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Offline mattyh

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The Surface of Venus
« on: 14/05/2011 01:27:55 »
Hello again,  I watched a documentary the other evening on the planets and more specifically Venus and one thing is niggling me and that is: The unusual characteristics of Venus' surface.

Bear with me and please be kind. The following statement has been cut from wikipedia:

It is hypothesized that Venus underwent some sort of global resurfacing about 300500 million years ago, however no Venusian rock has ever been dated. Although it is exciting to imagine the entire crust of Venus sinking into the mantle, it is probably more reasonable to discuss massive lava flows lasting thousands to millions of years.

As we know Venus is hot, very hot, The temperature on the surface is around 450C.  Would temperatures that high mean that rock would act as a semi liquid over time, much like the pitch drop experiment newbielink:http://en.wikipedia.org/wiki/Pitch_drop_experiment [nonactive].

Would this explain unusual characteristics of Venus' surface better?

I look foward to hearing some of your replies.

Kind regards Mattyh


 

Offline yor_on

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The Surface of Venus
« Reply #1 on: 14/05/2011 04:43:20 »
Semi fluid rock sounds interesting? A new one to me though, I know of fluid rock though, that's magma.

Maybe you are thinking of this?

"When rocks melt they do so incrementally and gradually; most rocks are made of several minerals, all of which have different melting points, and the physical/chemical relationships controlling melting are complex. As a rock melts, its volume changes. When enough rock is melted, the small globules of melt (generally occurring in between mineral grains) link up and soften the rock. Under pressure within the earth, as little as a fraction of a percent partial melting may be sufficient to cause melt to be squeezed from its source.

Melts can stay in place long enough to melt to 20% or even 35%, but rocks are rarely melted in excess of 50%, because eventually the melted rock mass becomes a crystal and melt mush that can then ascend en masse as a diapir, which may then cause further decompression melting."
 

Offline mattyh

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The Surface of Venus
« Reply #2 on: 14/05/2011 16:32:48 »
Thanks for your reply.  I guess the point i was trying make was is there that much difference between liquids and solids.

Pitch appears to be solid but is in fact a liquid with a viscosity 230 billion times more than water.  Glass is also a liquid too at room temperature (i couldn't find the viscosity).

Are all solids actually liquids?  They only appear solid as the viscosity is so high.  The warmer an object is the softer if becomes. Obviously the melting point has to be considered as this amends the Viscosity on a massive scale.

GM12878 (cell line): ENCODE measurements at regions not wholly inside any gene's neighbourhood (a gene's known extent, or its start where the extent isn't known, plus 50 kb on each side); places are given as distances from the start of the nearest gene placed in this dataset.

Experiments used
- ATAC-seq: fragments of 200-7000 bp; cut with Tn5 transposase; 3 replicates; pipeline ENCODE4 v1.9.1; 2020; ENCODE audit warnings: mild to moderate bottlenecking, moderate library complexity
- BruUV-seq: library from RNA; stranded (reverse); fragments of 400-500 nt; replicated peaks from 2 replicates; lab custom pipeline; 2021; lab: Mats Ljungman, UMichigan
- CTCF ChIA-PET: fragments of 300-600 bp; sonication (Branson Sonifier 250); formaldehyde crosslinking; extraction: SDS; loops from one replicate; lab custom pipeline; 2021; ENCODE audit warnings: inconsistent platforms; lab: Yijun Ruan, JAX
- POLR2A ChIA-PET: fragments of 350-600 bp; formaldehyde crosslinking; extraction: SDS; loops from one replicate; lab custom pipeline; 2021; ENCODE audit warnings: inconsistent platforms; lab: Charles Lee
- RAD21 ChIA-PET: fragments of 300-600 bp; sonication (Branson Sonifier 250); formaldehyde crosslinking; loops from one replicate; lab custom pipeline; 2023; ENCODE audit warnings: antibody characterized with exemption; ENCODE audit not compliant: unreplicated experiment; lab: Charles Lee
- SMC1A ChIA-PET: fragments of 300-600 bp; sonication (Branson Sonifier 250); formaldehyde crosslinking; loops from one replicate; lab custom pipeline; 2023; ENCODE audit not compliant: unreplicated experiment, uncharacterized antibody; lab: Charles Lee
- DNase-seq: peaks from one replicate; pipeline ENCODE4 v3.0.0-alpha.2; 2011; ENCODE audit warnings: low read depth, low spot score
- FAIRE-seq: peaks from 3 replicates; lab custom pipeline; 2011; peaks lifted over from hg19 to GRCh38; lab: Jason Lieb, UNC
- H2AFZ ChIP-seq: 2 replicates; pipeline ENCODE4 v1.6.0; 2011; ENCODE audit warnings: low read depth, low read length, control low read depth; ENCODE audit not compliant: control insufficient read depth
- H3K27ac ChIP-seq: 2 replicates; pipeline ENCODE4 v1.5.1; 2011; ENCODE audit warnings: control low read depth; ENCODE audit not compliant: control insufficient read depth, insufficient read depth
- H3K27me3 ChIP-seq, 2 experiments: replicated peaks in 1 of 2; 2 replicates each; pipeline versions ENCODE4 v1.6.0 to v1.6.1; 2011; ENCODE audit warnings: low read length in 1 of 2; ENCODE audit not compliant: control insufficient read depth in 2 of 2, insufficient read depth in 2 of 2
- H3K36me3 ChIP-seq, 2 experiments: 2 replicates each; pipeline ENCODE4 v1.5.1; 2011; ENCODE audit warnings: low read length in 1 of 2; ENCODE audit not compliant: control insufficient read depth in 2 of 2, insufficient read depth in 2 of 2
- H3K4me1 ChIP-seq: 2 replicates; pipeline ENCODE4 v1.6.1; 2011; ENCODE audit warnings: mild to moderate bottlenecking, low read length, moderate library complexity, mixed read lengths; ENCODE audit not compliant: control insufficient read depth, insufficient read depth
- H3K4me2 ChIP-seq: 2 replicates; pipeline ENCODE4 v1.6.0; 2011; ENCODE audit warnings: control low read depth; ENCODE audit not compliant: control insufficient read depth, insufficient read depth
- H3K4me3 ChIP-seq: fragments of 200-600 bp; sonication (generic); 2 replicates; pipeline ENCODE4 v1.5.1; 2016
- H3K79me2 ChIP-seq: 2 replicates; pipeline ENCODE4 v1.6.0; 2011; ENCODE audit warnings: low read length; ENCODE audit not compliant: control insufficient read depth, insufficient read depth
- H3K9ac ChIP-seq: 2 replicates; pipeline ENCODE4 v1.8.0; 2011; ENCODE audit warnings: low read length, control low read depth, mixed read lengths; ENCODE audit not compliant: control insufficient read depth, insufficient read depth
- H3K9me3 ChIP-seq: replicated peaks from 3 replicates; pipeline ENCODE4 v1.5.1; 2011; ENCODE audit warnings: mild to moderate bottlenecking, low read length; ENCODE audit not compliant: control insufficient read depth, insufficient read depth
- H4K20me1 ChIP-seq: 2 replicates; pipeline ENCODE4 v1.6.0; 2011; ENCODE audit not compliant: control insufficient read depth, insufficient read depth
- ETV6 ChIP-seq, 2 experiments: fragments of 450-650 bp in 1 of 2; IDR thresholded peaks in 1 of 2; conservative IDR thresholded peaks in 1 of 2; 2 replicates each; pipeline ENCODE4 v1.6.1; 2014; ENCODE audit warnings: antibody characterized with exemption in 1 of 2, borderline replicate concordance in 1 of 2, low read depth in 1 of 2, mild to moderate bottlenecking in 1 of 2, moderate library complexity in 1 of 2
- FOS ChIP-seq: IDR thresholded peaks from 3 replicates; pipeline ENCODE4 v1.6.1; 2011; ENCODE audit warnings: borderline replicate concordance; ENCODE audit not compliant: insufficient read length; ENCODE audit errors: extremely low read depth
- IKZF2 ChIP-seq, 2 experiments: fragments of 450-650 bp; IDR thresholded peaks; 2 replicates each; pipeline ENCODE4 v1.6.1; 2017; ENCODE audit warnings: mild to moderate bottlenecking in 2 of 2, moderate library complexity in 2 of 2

The surface of Venus appears young.  Maybe this is the crust slumping over time. For example, craters and meteor impacts would self heal.  The hotter it is the faster it would happen (provided melting point was not reached).

Kind regards Matt
 

Offline yor_on

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« Reply #3 on: 14/05/2011 18:37:41 »
At the right temperature everything should become 'fluid' like a plasma for example. As for if all objects will need to become soft before becoming fluid? There should be some immediate state between solidity and fluidity I agree. But I think the time-gap will differ between different solids, and temperatures of course.
 

Offline mattyh

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« Reply #4 on: 14/05/2011 21:05:23 »
Hmm, i think i understand.  The Melting point and Boiling points obviously indicate a change in matter.

What thrown me was that Pitch and Glass are liquid at room temperatures (although they appear solid).  Despite already being liquid they will melt once again turning into a 'True' liquid'.

A little bit of digging and i found this:
Pitch does not go through a solid-liquid phase change when heated and therefore does not have a true melting point. As the temperature is raised, pitch softens and becomes less viscous. The softening point is arbitrarily defined and must be determined by a closely controlled method that must be carefully followed if test results are to be reproducible.
source newbielink:http://www.astm.org/Standards/D2319.htm [nonactive]

Once again thanks for your replies, you've been very helpfull

Kind regards Matt
« Last Edit: 14/05/2011 21:07:17 by mattyh »
 

Offline Soul Surfer

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The Surface of Venus
« Reply #5 on: 14/05/2011 21:52:56 »
I do not think that Venus is quite hot enough for rock to become plastic.  That is nearer red heat at around 1000 degrees C.

The idea of the process that I have seen is that The interior of planets have heat sources, notably radioactivity.  Now the earth has plate tectonics and convection to allow this heat to escape reasonably steadily but Venus has what looks like a rigid surface and the poor thermal conductivity causes heat to build up in the core and below the surface until it bursts out in a violent cataclysmic volcanic period every few hundred million years and this completely resurfaces the planet.
 

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The Surface of Venus
« Reply #5 on: 14/05/2011 21:52:56 »

 

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